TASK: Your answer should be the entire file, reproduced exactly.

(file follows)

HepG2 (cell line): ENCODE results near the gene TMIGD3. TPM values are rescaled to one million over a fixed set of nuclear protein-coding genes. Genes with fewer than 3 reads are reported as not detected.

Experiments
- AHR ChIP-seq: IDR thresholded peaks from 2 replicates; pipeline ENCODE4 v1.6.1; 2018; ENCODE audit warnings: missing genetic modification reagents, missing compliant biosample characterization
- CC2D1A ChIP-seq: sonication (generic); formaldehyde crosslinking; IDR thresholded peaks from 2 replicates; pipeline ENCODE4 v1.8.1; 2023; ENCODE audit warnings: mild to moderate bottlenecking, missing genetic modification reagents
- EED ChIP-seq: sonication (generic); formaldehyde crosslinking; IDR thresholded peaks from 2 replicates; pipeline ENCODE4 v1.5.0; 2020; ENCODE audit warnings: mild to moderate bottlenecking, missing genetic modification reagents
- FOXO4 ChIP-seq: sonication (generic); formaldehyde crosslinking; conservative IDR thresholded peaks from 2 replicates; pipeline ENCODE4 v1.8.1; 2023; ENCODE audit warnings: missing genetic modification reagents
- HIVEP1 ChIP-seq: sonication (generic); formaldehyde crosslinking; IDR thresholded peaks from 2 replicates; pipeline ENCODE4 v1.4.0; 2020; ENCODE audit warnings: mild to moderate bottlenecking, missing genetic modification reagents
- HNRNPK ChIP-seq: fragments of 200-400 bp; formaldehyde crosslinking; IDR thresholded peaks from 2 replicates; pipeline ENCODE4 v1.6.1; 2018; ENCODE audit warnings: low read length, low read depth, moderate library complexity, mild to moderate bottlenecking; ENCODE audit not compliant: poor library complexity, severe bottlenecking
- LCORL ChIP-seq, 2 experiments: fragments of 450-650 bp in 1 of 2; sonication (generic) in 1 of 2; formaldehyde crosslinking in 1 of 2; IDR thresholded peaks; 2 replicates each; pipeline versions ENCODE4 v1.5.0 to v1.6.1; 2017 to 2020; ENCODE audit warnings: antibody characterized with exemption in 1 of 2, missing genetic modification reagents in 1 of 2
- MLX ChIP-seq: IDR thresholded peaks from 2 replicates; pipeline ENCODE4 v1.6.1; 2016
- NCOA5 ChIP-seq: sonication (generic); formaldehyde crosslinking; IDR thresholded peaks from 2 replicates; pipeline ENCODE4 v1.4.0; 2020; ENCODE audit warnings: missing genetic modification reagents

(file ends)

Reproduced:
HepG2 (cell line): ENCODE results near the gene TMIGD3. TPM values are rescaled to one million over a fixed set of nuclear protein-coding genes. Genes with fewer than 3 reads are reported as not detected.

Experiments
- AHR ChIP-seq: IDR thresholded peaks from 2 replicates; pipeline ENCODE4 v1.6.1; 2018; ENCODE audit warnings: missing genetic modification reagents, missing compliant biosample characterization
- CC2D1A ChIP-seq: sonication (generic); formaldehyde crosslinking; IDR thresholded peaks from 2 replicates; pipeline ENCODE4 v1.8.1; 2023; ENCODE audit warnings: mild to moderate bottlenecking, missing genetic modification reagents
- EED ChIP-seq: sonication (generic); formaldehyde crosslinking; IDR thresholded peaks from 2 replicates; pipeline ENCODE4 v1.5.0; 2020; ENCODE audit warnings: mild to moderate bottlenecking, missing genetic modification reagents
- FOXO4 ChIP-seq: sonication (generic); formaldehyde crosslinking; conservative IDR thresholded peaks from 2 replicates; pipeline ENCODE4 v1.8.1; 2023; ENCODE audit warnings: missing genetic modification reagents
- HIVEP1 ChIP-seq: sonication (generic); formaldehyde crosslinking; IDR thresholded peaks from 2 replicates; pipeline ENCODE4 v1.4.0; 2020; ENCODE audit warnings: mild to moderate bottlenecking, missing genetic modification reagents
- HNRNPK ChIP-seq: fragments of 200-400 bp; formaldehyde crosslinking; IDR thresholded peaks from 2 replicates; pipeline ENCODE4 v1.6.1; 2018; ENCODE audit warnings: low read length, low read depth, moderate library complexity, mild to moderate bottlenecking; ENCODE audit not compliant: poor library complexity, severe bottlenecking
- LCORL ChIP-seq, 2 experiments: fragments of 450-650 bp in 1 of 2; sonication (generic) in 1 of 2; formaldehyde crosslinking in 1 of 2; IDR thresholded peaks; 2 replicates each; pipeline versions ENCODE4 v1.5.0 to v1.6.1; 2017 to 2020; ENCODE audit warnings: antibody characterized with exemption in 1 of 2, missing genetic modification reagents in 1 of 2
- MLX ChIP-seq: IDR thresholded peaks from 2 replicates; pipeline ENCODE4 v1.6.1; 2016
- NCOA5 ChIP-seq: sonication (generic); formaldehyde crosslinking; IDR thresholded peaks from 2 replicates; pipeline ENCODE4 v1.4.0; 2020; ENCODE audit warnings: missing genetic modification reagents